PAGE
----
2. What an amazing, vulnerable, and honest discovery, Tiffany. I also thank you for sharing it, because it no doubt will touch so many who’ve also experienced similar. Holding your hand in the healing process.💜

    Liked by 1 person

  3. Tiffany, as a man I am ashamed of the way other men have treated and taken advantage of you. It breaks my heart! You are such a beautiful and amazing women. I hope you never, ever feel obligated to give of yourself In that way again. Our sexuality is a gift from God that should only be shared with someone who has the utmost respect for us and imho in a committed relationship. Your story and all that you have shared is a testament to all the hard work you have done. I am happy that had this revelation and thank you for sharing!!! ❤️❤️❤️ Barney
    Ed

    Liked by 1 person

  4. What a choice to make – go along out of fear to protect yourself from rape or not go along and fear facing rape. Damn
    That’s an incredible insight to an aspect of female and male sexuality. I applaud your ability to look at that mechanism. Our brains are incredible computers tied to our bodies in illness and in health. May you gain strength in spirit, mind and body always.

    Liked by 1 person

  5. Let me say this is powerful and those of us who are not victims of abuse still feel that way. Too many women feel that way. This should be submitted to Huffington Post. Also, I see your giant purpose on the planet. I didn’t understand how much your work tied into women’s issues. The dis-ease caused by our emotions is healed by listening to you. Thank you.

    Liked by 1 person

  6. My dearest tiffany, you are a strong woman and you are getting stronger every day. I know you are going to continue healing and making a difference in the lives of other survivors. I know this because you’ve already made a difference in my life. Just knowing you are here, reading and listening is your gift. And it’s a priceless gift that is cherished. Believe that, my friend. With my affection and a hug, Cara Rosewyn♥

    Liked by 1 person

    • Cara, such a beautiful response from you, one for which I am very grateful! It is a gift to know that my work and support here are making differences. Makes the toil that much more sweet. Thank you, Cara, for following and writing such a heartfelt reply. ❤️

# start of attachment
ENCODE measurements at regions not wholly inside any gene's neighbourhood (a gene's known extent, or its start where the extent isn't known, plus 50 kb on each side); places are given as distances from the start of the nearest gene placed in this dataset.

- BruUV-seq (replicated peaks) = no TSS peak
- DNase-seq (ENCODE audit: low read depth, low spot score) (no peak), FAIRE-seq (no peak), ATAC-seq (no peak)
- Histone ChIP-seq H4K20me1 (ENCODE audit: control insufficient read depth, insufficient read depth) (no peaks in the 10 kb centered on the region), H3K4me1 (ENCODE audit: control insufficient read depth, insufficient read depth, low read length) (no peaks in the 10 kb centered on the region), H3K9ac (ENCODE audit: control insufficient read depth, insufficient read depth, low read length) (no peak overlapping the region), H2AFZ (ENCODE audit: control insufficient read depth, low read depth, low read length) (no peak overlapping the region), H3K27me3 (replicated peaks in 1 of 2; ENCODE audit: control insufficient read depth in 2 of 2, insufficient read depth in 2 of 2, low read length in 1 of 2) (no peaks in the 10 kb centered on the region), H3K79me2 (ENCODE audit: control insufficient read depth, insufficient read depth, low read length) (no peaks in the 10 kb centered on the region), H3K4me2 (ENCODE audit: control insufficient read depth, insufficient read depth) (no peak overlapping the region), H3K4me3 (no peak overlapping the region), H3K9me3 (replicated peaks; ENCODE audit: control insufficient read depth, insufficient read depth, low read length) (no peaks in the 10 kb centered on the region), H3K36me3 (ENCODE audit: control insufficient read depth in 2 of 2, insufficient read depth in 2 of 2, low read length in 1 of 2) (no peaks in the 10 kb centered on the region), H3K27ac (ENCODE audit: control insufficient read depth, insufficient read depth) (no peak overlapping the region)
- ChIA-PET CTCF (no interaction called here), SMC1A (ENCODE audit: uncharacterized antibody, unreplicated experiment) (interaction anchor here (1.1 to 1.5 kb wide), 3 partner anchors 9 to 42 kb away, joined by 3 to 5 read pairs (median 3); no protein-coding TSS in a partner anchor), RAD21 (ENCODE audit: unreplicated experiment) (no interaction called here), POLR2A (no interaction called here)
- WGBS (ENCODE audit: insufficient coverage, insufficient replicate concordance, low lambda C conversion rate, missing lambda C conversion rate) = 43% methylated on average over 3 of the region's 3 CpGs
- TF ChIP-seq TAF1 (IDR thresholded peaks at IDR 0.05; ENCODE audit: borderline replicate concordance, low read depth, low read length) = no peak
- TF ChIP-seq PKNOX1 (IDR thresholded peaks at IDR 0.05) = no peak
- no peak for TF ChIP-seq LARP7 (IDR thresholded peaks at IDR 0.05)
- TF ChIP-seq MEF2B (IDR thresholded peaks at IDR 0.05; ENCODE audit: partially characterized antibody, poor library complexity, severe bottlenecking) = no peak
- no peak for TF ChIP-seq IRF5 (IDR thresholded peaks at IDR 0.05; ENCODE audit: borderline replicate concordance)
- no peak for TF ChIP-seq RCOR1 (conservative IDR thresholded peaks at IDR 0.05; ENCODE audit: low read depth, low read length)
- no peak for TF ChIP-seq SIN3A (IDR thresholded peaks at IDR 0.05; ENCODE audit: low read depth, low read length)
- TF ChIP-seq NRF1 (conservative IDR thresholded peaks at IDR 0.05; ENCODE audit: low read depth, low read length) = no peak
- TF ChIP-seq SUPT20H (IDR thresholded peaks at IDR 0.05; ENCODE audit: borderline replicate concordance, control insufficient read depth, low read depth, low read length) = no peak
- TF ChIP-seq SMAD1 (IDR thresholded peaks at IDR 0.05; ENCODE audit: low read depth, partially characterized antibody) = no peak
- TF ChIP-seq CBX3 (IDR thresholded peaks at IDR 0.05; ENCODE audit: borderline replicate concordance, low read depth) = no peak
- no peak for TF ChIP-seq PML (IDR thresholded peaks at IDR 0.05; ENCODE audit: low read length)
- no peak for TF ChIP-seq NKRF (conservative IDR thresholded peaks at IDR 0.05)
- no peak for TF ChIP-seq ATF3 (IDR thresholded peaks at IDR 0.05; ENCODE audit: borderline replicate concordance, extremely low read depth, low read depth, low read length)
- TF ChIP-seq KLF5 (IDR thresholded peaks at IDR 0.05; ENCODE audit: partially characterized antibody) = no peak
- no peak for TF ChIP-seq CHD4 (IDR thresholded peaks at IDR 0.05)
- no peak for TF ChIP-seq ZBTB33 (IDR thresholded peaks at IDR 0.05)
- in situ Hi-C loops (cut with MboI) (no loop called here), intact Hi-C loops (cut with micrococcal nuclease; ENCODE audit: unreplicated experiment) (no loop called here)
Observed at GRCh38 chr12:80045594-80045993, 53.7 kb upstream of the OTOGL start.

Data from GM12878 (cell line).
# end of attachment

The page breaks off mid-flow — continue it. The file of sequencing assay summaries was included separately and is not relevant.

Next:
Liked by 1 person

  7. Thank you for discussing the “freeze response”. I spent over 30 years beating myself up for not fighting back. The shame and guilt was a heavy load to bear…something I’m still working on shedding. I think it might be lifelong work, but it’s better than nothing…

    Liked by 1 person

    • So glad that this was helpful for you! I still find myself having difficulty setting physical boundaries. Thank you for bringing this post to my attention. I need this reminder as I’m trying dating again.
      Much love to you as you continue to emerge from your cocoon!

      Like

  8. This really touched home for me. The freeze response is why I’ve given up in a few different instances when my “no” was ignored. I saw what happened with my ex-husband when I said “no” (he did things anyway and threatened me if I fought back). So I think I learned to just go with it if my initial protests were pushed past. I’m trying to keep this from ever happening again, and it’s been much better now that I’m in a healthy relationship, but it’s definitely a struggle for me when I’m with a new person and don’t know how they will react if I assert my right to stop.

    Liked by 1 person

Leave a Reply

Please log in using one of these methods to post your comment:

WordPress.com Logo

You are commenting using your WordPress.com account. Log Out / Change )

Twitter picture

You are commenting using your Twitter account. Log Out / Change )

Facebook photo

You are commenting using your Facebook account. Log Out / Change )

Google+ photo

You are commenting using your Google+ account. Log Out / Change )

Connecting to %s